Guiding user Eye in your Designs

An important part of effective design, and part of a site’s ability to retain users, is being able to guide the audience’s eye. Being able to guide our audience and users makes our designs more effective and less stressful to navigate. While this idea and technique is certainly a pivotal aspect in traditional artwork (drawing, painting, etc) we can apply, and you should, to our designs.

Some of the more well known designers and artists guide the users’ eye and this is a part of what makes their designs so effective; some don’t even know they are doing it! Its important to understand why we do what we do in our designs; so if you have been very happy with your designs and their rhythm (yes, rhythm) and don’t know why it has “clicked” recently, we will be taking a look at what you have or have not been doing under your nose. Understanding these philosophies will allow you to generate better, more usable, and engaging designs.

In this first look, we will be going over principles without breaking down any current designs. Lets establish the principles first using basic shapes and diagrams and in another post we will break down what sites are and aren’t doing well with our concepts.

Using Value to Create Rhythm

This is probably a bit more basic of a technique compared to size, space, or the others. Something we are more familiar with and a good starting point for our examination. Color can make or break rhythm; and depending on our purpose we will devise our colors to do just this. Sometimes we want to break rhythm for emphasis and other times we are moving our users’ eyes. The image below shows, in the most basic way, how you can use value (lightness/darkness in a color) to guide the eye.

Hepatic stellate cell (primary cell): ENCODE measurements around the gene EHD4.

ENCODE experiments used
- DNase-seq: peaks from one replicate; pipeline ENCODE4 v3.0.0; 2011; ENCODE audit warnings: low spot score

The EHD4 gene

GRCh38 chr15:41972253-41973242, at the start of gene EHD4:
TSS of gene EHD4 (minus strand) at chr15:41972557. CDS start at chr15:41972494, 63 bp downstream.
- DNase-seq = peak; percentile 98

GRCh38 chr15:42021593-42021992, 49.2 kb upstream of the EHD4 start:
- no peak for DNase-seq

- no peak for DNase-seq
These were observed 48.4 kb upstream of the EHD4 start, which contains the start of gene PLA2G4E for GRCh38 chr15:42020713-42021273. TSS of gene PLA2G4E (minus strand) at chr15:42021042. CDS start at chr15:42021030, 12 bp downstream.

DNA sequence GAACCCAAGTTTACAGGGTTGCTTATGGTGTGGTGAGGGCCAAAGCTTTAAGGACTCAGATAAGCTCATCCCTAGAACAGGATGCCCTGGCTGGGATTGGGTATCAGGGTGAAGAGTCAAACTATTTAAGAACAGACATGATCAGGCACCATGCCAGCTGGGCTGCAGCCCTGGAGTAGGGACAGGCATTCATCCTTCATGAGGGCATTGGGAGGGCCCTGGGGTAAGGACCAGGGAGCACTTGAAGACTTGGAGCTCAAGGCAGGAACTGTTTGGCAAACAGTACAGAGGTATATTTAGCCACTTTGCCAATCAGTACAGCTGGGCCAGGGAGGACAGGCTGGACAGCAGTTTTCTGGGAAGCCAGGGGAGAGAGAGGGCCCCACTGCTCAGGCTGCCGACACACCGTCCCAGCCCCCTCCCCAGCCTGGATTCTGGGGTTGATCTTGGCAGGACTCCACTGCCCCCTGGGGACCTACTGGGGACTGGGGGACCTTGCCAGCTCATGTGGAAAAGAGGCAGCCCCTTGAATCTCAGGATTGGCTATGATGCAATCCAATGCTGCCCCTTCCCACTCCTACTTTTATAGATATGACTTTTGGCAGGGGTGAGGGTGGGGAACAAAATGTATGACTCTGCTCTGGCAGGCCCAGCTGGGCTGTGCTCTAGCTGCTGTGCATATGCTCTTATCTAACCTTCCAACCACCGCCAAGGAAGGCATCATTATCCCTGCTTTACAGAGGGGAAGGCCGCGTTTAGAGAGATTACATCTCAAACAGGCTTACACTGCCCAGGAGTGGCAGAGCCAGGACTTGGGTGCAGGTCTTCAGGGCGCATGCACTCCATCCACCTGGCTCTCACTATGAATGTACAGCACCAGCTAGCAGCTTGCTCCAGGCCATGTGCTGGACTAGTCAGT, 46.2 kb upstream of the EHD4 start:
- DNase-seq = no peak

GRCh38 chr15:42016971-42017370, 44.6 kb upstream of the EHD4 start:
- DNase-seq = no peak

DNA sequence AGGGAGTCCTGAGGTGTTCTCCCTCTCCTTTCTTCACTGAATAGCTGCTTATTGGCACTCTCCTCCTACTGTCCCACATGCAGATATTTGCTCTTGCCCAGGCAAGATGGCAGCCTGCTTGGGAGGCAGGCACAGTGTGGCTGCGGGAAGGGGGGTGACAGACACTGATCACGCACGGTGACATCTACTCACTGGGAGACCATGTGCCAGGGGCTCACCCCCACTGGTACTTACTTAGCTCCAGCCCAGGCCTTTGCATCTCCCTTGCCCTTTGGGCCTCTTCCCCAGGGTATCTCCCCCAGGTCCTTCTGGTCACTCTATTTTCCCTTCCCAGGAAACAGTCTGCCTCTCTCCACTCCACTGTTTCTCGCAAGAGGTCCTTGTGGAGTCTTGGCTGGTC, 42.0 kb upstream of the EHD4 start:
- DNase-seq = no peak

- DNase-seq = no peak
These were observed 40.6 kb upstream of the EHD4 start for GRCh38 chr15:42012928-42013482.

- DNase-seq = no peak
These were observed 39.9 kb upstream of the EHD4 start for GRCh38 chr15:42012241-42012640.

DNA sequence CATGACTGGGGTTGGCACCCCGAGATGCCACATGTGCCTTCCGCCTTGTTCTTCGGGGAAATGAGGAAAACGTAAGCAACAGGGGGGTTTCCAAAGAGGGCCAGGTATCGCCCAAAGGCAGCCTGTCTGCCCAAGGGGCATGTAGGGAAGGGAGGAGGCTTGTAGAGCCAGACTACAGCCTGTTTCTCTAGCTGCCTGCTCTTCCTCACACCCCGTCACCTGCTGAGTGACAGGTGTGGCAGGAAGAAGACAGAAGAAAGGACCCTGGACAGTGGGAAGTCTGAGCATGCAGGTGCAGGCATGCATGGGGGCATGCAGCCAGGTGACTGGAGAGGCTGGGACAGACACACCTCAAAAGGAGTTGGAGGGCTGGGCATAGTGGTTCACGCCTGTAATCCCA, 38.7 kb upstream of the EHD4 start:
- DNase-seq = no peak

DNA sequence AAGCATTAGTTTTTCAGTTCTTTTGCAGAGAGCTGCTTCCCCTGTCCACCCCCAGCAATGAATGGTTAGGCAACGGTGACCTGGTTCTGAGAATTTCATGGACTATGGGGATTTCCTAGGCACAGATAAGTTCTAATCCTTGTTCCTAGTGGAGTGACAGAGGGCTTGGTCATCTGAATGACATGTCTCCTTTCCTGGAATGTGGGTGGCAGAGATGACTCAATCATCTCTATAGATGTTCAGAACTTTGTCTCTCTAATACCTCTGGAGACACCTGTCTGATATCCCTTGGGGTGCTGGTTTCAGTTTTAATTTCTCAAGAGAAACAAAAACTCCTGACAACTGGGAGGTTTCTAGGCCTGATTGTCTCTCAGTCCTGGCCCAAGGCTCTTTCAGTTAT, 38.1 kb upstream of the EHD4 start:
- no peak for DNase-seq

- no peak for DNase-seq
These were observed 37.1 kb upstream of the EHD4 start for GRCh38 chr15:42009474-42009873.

Another example:

In the top image, right at the start your eye is attracted to the dark bar and moves down to the lighter color. We can’t help this and anything else would be considered disruptive. In the second example, despite me cheating and using perspective, our eye flows great with these same values from front to back.

Here’s an example of this guide being broken by using an extreme value, black:

In this example we find ourselves in two places: top or center. Rarely does our eye even venture to the mid-gray bar (bottom); if you force your eye to pull away from the black bar, you’re creating a conflict that I call Dynamic Visual Stress. This stress can sometimes be used by artists to create emotional points within their artwork, the conflict being “a subject”, but for most design related challenges we don’t want this Stress…so don’t stress out your eye! We do, however, sometimes want to disrupt the “eye guide” to place emphasis on a particular point like what this black bar does. Notice how, once you’ve found this gradient, your eye sits on the black bar and sometimes bounces up? Great. Toss in your call-out, logo, motto, etc, and you’re captivating the audience on what you believe is an important part on your design that you are trying to get across.

Using Color to Create Rhythm